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  1. Daisy-May Kenny,
  2. Jessica Presnall,
  3. Ludmila Cosio-Lima,
  4. Eric Greska
  1. University of West Florida, Pensacola, USA


    Background The effects of golf specific strength and conditioning interventions on performance are scarcely researched. However, a multitude of research exists relative to golf related injuries. From those studies, it has been postulated that an increase in the X-Factor Stretch (XFS) variable increases the probability of a lower back injury. As the XF has been identified as a performance variable, it is of interest to determine how it is influenced by a golf specific intervention.

    Objective To examine the effects of a 5-week strength and conditioning intervention on golf swing performance factors.

    Design Quasi-experimental.

    Setting Laboratory and gym.

    Participants Nine female NCAA Division II collegiate golfers (age 20.7±2.7 yrs; height 175 ±9.81 cm; body mass 76.5 ±9.2 kg), maintaining a handicap of ≤3.

    Intervention The 5-week strength and conditioning intervention was implemented to improve the subject's golf swing.The majority of the exercises were lower body orientated, and included rotational aspects.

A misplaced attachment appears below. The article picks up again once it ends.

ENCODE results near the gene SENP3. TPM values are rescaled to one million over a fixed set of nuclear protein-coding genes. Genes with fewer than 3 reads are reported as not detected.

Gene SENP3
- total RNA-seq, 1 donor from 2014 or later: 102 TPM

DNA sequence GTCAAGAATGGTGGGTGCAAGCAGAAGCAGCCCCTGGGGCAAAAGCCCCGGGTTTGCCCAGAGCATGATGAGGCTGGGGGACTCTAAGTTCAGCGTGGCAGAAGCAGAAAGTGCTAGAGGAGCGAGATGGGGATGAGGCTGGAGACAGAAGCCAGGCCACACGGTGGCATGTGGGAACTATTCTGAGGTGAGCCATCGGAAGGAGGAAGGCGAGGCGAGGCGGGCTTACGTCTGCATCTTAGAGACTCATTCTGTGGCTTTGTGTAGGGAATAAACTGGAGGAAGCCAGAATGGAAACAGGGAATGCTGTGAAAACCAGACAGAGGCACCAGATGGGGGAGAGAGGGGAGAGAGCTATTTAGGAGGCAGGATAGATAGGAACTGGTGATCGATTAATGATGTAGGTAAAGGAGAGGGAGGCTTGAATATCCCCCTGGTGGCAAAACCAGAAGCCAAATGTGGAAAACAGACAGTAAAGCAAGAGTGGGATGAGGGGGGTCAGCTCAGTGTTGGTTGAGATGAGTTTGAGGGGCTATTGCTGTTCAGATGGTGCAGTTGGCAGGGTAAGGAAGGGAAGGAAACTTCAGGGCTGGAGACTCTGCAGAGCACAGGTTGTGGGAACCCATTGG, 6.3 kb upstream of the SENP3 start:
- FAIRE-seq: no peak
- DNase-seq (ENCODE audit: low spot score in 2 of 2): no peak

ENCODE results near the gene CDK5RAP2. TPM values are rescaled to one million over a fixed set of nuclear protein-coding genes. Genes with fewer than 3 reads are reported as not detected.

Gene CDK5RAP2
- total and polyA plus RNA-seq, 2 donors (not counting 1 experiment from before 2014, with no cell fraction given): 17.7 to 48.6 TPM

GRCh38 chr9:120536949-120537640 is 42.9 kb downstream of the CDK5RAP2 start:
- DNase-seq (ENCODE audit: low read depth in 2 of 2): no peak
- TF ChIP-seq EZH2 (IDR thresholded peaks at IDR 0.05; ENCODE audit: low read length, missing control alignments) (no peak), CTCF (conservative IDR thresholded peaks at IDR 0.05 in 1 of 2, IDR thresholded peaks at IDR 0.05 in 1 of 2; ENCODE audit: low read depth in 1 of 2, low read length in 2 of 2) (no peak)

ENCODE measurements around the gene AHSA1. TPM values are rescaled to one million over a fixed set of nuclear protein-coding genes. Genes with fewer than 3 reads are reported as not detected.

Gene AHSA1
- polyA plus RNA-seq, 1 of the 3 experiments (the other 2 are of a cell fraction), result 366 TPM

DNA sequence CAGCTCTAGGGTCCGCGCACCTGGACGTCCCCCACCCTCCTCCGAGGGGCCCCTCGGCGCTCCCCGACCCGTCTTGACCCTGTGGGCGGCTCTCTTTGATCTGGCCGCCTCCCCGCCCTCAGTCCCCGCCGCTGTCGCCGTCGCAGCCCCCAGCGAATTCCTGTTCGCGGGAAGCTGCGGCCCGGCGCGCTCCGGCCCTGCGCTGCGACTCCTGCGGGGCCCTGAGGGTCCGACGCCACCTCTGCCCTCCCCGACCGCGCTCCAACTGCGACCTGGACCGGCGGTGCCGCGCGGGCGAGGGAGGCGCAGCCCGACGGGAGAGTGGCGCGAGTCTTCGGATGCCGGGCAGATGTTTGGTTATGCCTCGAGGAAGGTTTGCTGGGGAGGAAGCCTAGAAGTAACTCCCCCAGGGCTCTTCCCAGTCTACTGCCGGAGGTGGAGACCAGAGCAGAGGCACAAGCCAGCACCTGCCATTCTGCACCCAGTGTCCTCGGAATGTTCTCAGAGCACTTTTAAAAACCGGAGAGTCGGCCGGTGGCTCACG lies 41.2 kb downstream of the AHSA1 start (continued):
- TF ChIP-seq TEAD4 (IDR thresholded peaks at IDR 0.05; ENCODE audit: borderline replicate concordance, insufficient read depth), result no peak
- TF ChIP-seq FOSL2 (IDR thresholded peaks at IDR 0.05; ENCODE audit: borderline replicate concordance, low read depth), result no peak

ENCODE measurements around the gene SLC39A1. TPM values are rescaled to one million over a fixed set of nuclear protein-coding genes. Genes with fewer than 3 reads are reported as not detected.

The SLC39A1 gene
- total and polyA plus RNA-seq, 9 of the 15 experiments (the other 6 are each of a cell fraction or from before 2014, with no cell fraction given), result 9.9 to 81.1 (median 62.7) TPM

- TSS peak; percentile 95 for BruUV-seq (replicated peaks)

Main Outcome Measurements The pre- and post-testing procedures included a biomechanical analysis using 3D motion analysis. The dependent variables were clubhead velocity (CV; m/s), hip velocity (HV; °/s), XFS angle (°), and ball speed (BS; m/s). It was hypothesized that CV, HV, and BS would increase without an increase in the XFS. T-tests were used to define statistical significance (p<0.05).

    Results From pre- to post-intervention, subjects significantly increased HV (8.2±0.5°/s to 8.8±0.7°/s; p<0.001), and CV (35.8±0.9 m/s to 36.8±2.5 m/s; p=0.018) and significantly decreased XFS (−54.9±10.2° to −47.9±4.2°; p<0.001). We did not detect a significant change in BS from pre- to post-intervention (52.7±2.8 m/s to 53.2±5.1 m/s).

    Conclusions It was demonstrated that the intervention increased CV, HV, and BS; but decreased the XFS. Thus, it can be suggested that a golf specific strength and conditioning program can increase golf swing performance factors, without increasing the risk of lower back injury.

    • Injury

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